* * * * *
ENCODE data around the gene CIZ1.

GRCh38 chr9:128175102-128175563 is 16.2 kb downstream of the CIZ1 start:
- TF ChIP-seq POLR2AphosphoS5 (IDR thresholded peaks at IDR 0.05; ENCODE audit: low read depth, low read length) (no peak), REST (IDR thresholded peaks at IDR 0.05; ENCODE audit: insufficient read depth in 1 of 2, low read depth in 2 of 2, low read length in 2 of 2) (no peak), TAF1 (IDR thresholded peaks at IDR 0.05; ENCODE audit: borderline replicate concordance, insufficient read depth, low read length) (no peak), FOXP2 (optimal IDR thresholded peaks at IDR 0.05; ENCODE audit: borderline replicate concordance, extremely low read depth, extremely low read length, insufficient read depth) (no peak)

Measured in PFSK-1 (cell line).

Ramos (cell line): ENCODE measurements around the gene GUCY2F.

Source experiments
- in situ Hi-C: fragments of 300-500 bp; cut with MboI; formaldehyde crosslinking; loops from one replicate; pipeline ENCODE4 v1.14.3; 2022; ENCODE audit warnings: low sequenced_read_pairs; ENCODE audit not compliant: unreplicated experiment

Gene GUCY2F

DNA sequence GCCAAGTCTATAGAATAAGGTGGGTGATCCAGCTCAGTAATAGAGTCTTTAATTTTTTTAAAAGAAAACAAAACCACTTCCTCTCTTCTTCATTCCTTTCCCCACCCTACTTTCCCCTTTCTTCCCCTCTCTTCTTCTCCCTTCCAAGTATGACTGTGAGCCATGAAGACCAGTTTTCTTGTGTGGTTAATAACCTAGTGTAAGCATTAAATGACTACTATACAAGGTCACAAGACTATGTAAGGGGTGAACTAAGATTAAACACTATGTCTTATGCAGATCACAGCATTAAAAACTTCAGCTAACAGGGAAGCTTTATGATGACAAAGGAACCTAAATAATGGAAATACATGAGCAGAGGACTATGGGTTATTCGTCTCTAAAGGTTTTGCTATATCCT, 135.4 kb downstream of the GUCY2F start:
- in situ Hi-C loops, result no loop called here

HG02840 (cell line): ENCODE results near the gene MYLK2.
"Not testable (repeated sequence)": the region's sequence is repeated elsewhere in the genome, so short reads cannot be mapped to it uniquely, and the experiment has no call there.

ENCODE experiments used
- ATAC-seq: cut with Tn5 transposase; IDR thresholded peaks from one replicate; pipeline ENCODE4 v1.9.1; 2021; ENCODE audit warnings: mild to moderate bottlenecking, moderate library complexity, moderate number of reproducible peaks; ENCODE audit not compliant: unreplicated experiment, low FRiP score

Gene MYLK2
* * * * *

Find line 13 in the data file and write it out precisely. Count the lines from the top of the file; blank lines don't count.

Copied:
ENCODE experiments used